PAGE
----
Syringe Feeding Near Term Infants - page 3
I have been asked by my colleagues to see how many NICUs and Newborn Nurseries are syringe feeding their near term or term infants. We have been having nursing mothers who have been discharged home... Read More
Sep 12, '10I work in both a level III NICU and NBN. Near term infants who are able to go to newborn nursery, may be syringe fed but only if a lactation consultant is involved. We prefer to use the supplemental nutrition system. Our system looks like upside down bottle that has a small tube connected to it. The tube is taped to the mothers breast and as the infant sucks, milk is pulled through the tube and into the babies mouth. It is our policy that any near term infant admitted to NICU will not be cup or syringe fed. They are either gavage fed, bottle fed, or remain on IV fluids until breast feeding is well established and mom's milk is in. We feel there is a greater risk for aspiration, oral aversion, emesis, and respiratory problems when cup or syringe feeding any infant.
Sep 14, '10I just had a mom that was insisting we cup feed her infant. No way...first, we are not allowed to do that due to the fact that a few years ago we had 2 kids from NBN that aspirated. Then she wants to syringe feed...that's fine and dandy if I have easy kids, but I have 3 kids and the other 2 are not easy kids (our census is skyhigh). This kid is on the launching pad to get out, I told her that she needs to be there to BF at least 4 times a day and the other we will give a bottle. Her response...I'm too busy, and I don't want a bottle. Well, guess what, I am willing to work with you, but you need your boobie at the bedside!
Sep 16, '10Quote from PremieOneWe are very fortunate to have a wonderfully understanding LC at our facility.I have been asked by my colleagues to see how many NICUs and Newborn Nurseries are syringe feeding their near term or term infants. We have been having nursing mothers who have been discharged home but their infant remains hospitalized either in the NICU or Newborn Nursery and syringe feeding has been suggested by our Lactation staff. These mothers request that their infant have no pacifier or be fed by bottle. Instead they request their infant receive either EBM or formula only via syringe feeding. This can be very time consuming and at times frustrating when an infant does not like feeding via syringe.
Does anyone have good evidence based research that states this is a safe procedure, and any research that shows that it has a positive effect on near term or term newborns toward preventing a nipple confusion problem?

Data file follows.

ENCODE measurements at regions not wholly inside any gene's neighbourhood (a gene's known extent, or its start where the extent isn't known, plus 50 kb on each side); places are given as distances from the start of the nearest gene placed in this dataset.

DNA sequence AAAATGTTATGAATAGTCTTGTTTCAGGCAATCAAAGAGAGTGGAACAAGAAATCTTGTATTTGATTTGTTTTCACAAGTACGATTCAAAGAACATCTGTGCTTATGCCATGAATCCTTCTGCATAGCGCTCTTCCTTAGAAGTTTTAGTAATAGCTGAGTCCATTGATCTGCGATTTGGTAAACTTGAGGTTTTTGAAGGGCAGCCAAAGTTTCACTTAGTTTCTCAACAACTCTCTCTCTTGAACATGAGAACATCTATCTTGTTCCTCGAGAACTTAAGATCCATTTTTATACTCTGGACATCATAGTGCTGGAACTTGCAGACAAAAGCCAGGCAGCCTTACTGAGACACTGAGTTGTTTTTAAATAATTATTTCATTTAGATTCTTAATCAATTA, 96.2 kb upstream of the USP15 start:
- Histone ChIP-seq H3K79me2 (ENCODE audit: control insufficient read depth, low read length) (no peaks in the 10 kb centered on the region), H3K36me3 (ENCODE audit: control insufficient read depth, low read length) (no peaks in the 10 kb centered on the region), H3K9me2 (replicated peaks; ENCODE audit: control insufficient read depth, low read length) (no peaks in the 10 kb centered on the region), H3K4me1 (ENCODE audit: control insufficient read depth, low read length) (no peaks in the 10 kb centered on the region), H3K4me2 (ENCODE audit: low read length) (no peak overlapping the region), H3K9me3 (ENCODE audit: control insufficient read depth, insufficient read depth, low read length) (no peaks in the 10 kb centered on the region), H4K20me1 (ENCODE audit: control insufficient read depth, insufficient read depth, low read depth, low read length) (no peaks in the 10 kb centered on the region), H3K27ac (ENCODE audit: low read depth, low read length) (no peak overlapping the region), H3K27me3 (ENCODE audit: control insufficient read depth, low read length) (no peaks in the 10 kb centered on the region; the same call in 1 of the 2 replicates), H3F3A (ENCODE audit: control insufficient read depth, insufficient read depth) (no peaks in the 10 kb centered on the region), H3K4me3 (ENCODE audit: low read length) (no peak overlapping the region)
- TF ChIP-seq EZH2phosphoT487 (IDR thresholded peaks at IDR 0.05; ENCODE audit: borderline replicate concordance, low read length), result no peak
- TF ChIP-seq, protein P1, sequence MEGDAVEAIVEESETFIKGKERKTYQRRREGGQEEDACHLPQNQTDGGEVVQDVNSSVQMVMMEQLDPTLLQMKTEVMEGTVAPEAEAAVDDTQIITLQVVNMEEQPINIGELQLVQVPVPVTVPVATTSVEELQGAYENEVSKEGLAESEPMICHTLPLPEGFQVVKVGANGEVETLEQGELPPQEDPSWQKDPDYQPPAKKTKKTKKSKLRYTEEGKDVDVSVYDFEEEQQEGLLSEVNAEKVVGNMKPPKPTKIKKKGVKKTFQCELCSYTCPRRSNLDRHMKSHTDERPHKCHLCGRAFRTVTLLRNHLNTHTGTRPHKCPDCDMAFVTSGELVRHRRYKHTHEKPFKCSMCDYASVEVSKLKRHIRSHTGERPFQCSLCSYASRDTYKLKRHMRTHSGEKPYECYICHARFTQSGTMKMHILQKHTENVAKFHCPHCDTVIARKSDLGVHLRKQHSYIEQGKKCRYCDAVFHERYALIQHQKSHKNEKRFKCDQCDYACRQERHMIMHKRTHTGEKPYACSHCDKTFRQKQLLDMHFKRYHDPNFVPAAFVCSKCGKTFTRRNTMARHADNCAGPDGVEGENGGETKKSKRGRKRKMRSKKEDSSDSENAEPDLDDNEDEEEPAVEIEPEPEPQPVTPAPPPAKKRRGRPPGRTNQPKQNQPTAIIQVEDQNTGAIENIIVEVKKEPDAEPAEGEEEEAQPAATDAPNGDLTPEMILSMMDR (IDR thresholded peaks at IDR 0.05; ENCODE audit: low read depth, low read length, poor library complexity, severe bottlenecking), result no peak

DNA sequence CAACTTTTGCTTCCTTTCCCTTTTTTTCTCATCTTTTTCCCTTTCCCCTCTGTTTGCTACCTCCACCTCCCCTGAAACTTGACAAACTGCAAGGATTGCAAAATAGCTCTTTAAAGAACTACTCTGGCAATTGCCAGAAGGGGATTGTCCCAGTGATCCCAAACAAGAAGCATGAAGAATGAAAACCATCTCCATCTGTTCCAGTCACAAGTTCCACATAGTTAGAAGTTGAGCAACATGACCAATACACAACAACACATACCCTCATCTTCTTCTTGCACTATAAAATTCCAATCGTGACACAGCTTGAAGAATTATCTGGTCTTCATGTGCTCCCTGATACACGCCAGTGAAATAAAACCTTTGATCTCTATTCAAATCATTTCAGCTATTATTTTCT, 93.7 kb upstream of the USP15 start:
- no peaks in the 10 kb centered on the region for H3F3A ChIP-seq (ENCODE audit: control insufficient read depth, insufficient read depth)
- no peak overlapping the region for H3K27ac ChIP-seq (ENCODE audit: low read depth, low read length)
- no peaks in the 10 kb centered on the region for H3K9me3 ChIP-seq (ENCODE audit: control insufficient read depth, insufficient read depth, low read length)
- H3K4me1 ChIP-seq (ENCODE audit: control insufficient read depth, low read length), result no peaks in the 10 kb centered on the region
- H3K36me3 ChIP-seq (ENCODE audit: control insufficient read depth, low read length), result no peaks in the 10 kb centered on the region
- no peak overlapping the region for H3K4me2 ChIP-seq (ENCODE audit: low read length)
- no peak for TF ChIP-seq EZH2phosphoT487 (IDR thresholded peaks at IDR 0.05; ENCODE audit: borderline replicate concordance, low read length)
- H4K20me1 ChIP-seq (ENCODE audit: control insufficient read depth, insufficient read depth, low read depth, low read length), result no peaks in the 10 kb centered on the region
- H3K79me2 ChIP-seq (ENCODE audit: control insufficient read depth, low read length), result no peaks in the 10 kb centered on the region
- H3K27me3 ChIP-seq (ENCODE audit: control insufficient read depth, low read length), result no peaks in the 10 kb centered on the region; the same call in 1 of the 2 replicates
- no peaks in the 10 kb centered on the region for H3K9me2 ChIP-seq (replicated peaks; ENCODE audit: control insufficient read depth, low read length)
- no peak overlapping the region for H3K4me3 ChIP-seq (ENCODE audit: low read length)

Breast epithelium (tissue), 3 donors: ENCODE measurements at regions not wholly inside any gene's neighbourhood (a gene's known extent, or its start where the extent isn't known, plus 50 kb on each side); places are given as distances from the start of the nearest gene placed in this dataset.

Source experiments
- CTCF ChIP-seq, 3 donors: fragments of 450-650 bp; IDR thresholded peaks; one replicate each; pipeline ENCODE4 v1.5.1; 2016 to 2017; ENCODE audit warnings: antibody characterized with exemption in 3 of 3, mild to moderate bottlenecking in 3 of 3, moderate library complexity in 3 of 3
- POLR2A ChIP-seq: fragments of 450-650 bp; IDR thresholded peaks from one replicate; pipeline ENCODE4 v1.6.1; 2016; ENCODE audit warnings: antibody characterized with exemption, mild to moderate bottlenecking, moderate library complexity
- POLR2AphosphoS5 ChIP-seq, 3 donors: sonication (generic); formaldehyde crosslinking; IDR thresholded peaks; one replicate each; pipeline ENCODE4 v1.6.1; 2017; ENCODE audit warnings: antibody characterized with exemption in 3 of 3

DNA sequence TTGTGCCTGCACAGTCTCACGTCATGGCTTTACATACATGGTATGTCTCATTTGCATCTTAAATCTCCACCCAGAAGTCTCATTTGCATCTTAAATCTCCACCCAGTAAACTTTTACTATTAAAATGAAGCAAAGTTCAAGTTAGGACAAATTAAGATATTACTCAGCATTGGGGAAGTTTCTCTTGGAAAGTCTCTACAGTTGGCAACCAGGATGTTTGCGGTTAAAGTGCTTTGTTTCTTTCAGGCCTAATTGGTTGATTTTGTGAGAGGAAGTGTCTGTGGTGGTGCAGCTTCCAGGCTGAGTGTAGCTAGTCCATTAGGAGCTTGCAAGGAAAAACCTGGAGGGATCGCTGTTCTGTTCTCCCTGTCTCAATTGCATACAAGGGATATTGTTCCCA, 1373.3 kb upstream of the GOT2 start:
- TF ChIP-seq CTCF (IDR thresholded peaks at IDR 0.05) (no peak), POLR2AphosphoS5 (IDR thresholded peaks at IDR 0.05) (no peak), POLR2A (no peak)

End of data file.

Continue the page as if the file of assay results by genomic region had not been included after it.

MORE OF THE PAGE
I would appreciate everyone's view on this idea and any opinions (positive or negative on syringe feeding) and any suggestions to help the staff toward having the infant be more receptive to syringe feeding.
Our policy is this:
1. We will not honor a request for no pacifier or no bottle...this is because speech therapy as well as the nurses, use pacifiers to assess willingness to eat and ability to hold a seal before nipple feeding is attempted. They are also used to encourage the idea of "full tummy when it's getting filled" during gavage feedings as well as comfort when the infant is NPO. We educate parents that sucking is NATURAL to an infant...and it brings comfort and soothes the baby...therefore, you are attempting to take away, what nature intended.
2. These babies are in a critical care unit, unlike well-baby, therefore nutrition is an optimum priority.
3. We will not do syringe or cup feeds due to the aspiration risk of this particular group, as most of these children are admitted for RDS....this was actually suggested by our LC and backed up by our Neo.
4. Keep in mind, I work in a Level III.
Sep 16, '10Quote from SunstoneI would wager that you probably get more cooperation from your staff because of thisHey there
I work in a small hospital that has no NICU... but if the baby can eat and breathe, we keep them- otherwise, we ship them! I am an RN and a *gasp* LC. I pride myself on not being a nazi..
I am all for breast feeding...100% encourage it, 100% support it, I don't think our hospital does enough to encourage it.
Sep 17, '10Our LC staff does suggest this to parents. And I have been asked to do this occassionally. That being said, this is not something that I EVER do. Like you, I have yet to see research that says this is safe/effective. Quite honestly, I worry about the possibility of aspiration, not to mention, we just don't have the time to do this (I know that sounds horrible, but it's true).
When parents ask me to do it, I tell them that they are welcome to syringe feed when they are on the unit, but it is not something that the nurses do. I've never had a parent get upset with me saying that, but if they did, I would tell them that we do not have a policy regarding syringe feeding, therefore, we are not able to do it (which is true).